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Beyond the Organic: A Safer Home for Our Kids

Before the Hamptons welcomes Healthy Child Healthy World’s first summer luncheon, DuJour chats with CEO Gigi Lee Chang

Any parent knows that the health of their child is of the highest importance, but in a city like New York—where ultra-convenient lifestyles thrive—the tools, resources and valuable information needed to keep them safe aren’t always as easily accessible as the nearest Whole Foods. More than ever, parents want to protect their children from toxic chemicals and other harmful substances found in their food, their toys and their own home, and Healthy Child Healthy World, a non-profit on the scene for over 20 years, is empowering parents with the knowledge to do so by raising awareness, translating the science and identifying healthier habits.

The organization is heading to the Hamptons on August 20 for its inaugural summer luncheon, bringing together over 150 like-minded tastemakers, parents and influencers including moms Molly Sims, Kelly Rutherford and Tiffani Thiessen. DuJour recently chatted with Gigi Lee Chang, CEO of the organization and a New York mother herself, to find out what’s in store.

How did you get involved with HCHW?

I came to hear about the organization eight years ago when I was starting my own company. I had founded an organic food company, which was and continues to be a supporter of the organization. And then about three years ago, I joined the board of directors. Then last year, we had a transition in leadership so they asked me to step in and be the CEO.

How have you seen the work of HCHW grow since your start up until this point?

I think that in the earlier days of the organization, there was more focus on advocacy and legislation. And in recent years, there’s been much more of a push towards educating parents. I think we’ve come to realize that that’s how you really create change. You want to give parents the tools so they can feel empowered to take action, and through those actions, you can affect the marketplace.

It’s kind of this push-pull where certain organizations focus on the legislative and the advocacy piece—the push side—and then we focus on the consumer education so they demand different products, better regulation and more control to pull the market. You really need both, and we found that for us, with the voice that we have and the history being started by two parents, we  wanted to focus there.

This is HCHW’s first Hamptons luncheon. What’s the idea behind it?

The organization, historically, was started in the L.A. area and our headquarters are still in L.A., but in the last three or four years, we’ve gotten more of a New York base. So we wanted to have an event where we can bring together our supporters and highlight the organization, because you can do a lot of things virtually, but people always like an event. And then summer in the Hamptons is just such a natural [idea].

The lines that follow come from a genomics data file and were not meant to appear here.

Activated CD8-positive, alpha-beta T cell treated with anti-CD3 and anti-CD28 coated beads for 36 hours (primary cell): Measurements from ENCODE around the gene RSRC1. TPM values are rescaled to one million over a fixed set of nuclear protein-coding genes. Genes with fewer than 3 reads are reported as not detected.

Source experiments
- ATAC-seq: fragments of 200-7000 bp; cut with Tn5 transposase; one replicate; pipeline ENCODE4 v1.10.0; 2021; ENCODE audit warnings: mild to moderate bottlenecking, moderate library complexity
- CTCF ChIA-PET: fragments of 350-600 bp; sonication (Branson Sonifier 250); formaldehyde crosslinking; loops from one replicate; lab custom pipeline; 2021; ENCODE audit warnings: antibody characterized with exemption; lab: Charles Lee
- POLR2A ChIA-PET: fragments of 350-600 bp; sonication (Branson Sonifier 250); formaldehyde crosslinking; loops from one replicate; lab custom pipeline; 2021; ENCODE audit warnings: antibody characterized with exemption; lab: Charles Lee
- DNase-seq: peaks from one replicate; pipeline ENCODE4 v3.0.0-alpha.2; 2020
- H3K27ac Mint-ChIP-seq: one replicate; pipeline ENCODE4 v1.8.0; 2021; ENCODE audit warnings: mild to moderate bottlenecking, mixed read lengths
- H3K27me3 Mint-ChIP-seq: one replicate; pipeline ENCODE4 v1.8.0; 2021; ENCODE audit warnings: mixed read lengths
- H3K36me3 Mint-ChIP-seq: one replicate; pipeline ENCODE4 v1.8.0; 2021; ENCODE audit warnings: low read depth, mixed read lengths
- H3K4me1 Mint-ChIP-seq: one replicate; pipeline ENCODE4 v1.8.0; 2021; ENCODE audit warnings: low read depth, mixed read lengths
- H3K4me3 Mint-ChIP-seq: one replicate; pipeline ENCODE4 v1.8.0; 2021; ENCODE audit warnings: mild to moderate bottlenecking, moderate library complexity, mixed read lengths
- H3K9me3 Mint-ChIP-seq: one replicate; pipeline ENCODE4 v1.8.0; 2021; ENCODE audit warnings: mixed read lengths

So are you seeing more and more people New York with similar values?

In New York, there are people who are aware and this-way minded, but there’s not as many as say, Los Angeles.

Why do you think that is?

I think generally it’s the New York lifestyle. We’re not so close to nature, we’re not in mid-70 degree weather everyday, 360 days a year. So people aren’t thinking about these issues as much as when you have a garden or you have access to the outdoors. I think also New York convenience plays a larger role than anything. For example, if you’re out of dish soap and your local bodega doesn’t have [anything non-toxic], you’re just going to buy what’s there because you need dish soap. It’s just convenient.

The flip side is that there are people with similar values here, but there hasn’t been a way to bring them together. I’ve met a lot of people here who have always lived this lifestyle. One of our hosts, she’s in the fashion world, and her parents are big fashion people, and she’s one of the most committed, dedicated people. She makes her own home cleaner. You wouldn’t have necessarily thought that, but when I first met her, it was just one of those things where she was just like, You’re my people!

There’s going to be a panel at the event. Are there any hot topics right now that you’re hoping will be discussed?

We have four really great panelists. Each of them will really cover their own topics, so we’re going to talk about food, allergens and GMOs, which is a hot topic as we start going into fall. There’s sort of this catch-22 that people think if you have allergies, you need to keep things extra clean, but often times the cleaners themselves have ingredients that can be irritants and can also trigger allergies, so I think that’s really important for people to realize.

Then we have somebody who’s going to talk about beauty and personal care. Sixty percent of what’s put on your skin is absorbed into your bloodstream, which is another important thing to realize. For example, the EU has banned 1,300 chemicals from being used in cosmetics. Guess how many the U.S. has banned? Eleven. Just another example of important things we don’t realize.

Click here for more details and ticket info for the Healthy Child Healthy World Summer Luncheon on August 20.

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